Melissa Parker (Smashing Interviews Magazine): What are your Christmas family traditions?
Eric Mabius: Actually, that’s really funny. This one sounds a little too on the nose, but the retired town sheriff has always had a Christmas tree farm. Usually the week after Thanksgiving, we go and pick out a tree. We take it home, and I find a five-gallon bucket. The boys pick out river rocks, and we throw them in there with water and dress the bottom with a tree skirt. The boys pull out their favorite ornaments, hang up lights in the house and hang certain things on the tree. We have the music on that I loved growing up that we’ve come to enjoy listening to like Burl Ives, Johnny Mathis, Rosemary Clooney, Nat King Cole, all that great stuff.
It really just brings me back to the place when I was a child, but at the same time, I have these memories of my sons, which is really a wonderful thing. I guess it’s harkening the rewinding of tradition but also creating it in its new form.
Melissa Parker (Smashing Interviews Magazine): Did you realize from an early age that you wanted to act?
Eric Mabius: You know, nobody in my family has done anything like that, and I attribute it to my parents bringing me to drive-in movies when I was a little boy. It would always be a double feature, and both my brother and I would be asleep by the second movie. It was usually the PG movie first and the R rated one second. But I think that experience was magical, just sitting in a car with surround sound in front of a theater, sitting in the dark with this massive screen lighting up the night. Also my mom took us to plays, even local ones.
Once in a while, we’d drive in to New York and see a Broadway show. They brought back The King and I for a limited run before Yul Brynner passed away. I got to see that at the Winter Garden, and that made a really significant impression upon me. Growing up in the 70s, the whole new wave of realistic cinema was hitting the states. It was Steve McQueen and Charles Bronson. There was a lot of violence in those movies, but it was a new kind of cinema. It was Coppola and Scorsese and those guys. I had a real passion for film because of my father as well.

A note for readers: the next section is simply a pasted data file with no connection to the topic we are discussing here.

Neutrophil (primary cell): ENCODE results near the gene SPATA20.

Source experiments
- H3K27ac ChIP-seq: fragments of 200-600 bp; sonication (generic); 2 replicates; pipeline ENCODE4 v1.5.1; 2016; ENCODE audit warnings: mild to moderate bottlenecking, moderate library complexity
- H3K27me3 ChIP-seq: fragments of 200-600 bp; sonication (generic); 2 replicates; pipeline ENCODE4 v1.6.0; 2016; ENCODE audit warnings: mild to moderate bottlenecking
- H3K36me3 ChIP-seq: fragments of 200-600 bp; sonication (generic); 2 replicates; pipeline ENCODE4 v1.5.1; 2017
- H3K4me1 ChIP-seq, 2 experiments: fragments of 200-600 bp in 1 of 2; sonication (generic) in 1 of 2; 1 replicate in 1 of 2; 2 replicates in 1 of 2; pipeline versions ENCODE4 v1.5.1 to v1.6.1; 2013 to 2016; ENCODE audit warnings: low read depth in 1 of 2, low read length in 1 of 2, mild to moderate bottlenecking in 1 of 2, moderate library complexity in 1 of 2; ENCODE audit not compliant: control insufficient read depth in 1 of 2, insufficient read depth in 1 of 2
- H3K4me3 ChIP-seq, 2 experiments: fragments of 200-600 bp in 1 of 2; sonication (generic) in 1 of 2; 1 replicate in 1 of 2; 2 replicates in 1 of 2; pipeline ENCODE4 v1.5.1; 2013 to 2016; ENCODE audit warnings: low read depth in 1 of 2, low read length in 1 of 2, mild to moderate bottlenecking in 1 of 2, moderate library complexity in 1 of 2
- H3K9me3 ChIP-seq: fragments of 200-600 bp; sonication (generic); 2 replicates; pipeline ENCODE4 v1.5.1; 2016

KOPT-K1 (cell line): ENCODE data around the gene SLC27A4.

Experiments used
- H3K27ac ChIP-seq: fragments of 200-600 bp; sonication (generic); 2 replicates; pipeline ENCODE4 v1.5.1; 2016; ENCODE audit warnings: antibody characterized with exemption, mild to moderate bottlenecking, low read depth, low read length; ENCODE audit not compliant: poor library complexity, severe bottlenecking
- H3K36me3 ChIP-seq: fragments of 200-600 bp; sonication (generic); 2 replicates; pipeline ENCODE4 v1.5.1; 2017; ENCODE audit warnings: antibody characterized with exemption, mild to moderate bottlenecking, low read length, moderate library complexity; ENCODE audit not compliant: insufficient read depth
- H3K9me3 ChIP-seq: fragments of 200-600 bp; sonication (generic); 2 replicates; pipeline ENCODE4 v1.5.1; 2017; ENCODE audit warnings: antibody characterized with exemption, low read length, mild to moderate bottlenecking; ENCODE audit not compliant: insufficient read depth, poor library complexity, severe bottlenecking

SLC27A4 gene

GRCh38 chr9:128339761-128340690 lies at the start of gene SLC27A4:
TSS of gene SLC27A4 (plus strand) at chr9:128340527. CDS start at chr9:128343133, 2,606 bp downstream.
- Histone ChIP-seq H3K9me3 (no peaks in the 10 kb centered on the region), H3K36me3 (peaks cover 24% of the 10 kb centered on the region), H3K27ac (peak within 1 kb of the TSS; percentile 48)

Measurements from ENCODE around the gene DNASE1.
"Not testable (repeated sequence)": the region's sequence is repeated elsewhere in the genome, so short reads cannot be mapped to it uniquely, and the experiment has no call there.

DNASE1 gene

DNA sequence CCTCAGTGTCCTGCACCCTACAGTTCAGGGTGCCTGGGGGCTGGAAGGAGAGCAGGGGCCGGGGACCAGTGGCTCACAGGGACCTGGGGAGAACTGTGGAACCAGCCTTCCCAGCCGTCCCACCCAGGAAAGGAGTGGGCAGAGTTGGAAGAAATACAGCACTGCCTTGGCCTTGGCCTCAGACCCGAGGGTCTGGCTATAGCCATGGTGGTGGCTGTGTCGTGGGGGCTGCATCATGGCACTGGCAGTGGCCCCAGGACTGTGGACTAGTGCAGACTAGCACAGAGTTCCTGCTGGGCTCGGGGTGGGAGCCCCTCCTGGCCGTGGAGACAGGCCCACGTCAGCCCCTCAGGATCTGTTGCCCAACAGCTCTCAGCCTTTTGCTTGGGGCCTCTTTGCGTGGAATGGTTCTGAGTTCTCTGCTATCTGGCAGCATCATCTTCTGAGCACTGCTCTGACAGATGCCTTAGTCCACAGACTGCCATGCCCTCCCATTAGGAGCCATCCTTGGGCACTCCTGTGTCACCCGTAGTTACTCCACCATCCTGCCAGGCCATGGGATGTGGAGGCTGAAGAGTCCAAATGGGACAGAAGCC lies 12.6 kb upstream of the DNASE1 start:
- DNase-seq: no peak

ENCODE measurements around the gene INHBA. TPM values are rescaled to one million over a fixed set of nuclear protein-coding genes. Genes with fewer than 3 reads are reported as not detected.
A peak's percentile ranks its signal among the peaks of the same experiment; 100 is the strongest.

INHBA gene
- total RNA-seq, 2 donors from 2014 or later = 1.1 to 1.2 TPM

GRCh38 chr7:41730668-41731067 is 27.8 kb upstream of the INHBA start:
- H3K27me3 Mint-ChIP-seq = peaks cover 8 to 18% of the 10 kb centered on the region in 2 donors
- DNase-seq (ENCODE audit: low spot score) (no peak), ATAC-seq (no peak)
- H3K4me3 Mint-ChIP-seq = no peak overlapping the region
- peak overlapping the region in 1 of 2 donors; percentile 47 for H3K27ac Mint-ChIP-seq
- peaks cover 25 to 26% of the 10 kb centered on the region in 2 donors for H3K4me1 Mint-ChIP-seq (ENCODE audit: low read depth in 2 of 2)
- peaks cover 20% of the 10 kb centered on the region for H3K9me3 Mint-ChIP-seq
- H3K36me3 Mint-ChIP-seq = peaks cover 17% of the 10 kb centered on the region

I was living in New York and went to visit Los Angeles because I had my first film at Sundance. My car was snowed in on the street in New York for two weeks. I couldn’t get it out. I went out to LA, and the grass was like golf course grass. It was breezy and 78, and I just couldn’t believe people could live like that in the summer. I just decided to stay out there. I only had the bags on my back.
I think I was seven films in when someone asked me what I did for a living. I wouldn’t admit that I was an actor because I didn’t want to fail like so many people do. I also didn’t want to say I was an actor if I wasn’t really doing it. So it was something I was excited about, but I had no idea. I actually thought I was going to teach writing in a college somewhere. I really had no idea. But the first time at Sundance definitely boosted me and certainly open the door a little wider for me.
I loved plays and found that getting to change my words was really important. I enjoyed the evolution of the character. I know that playing the same character in the same play, you can evolve as you deepen your understanding of that character. I really enjoyed working in television. I feel like Ugly Betty was an amazing experience. I feel like a lot of the series I’ve been able to do have all added to my overall experience.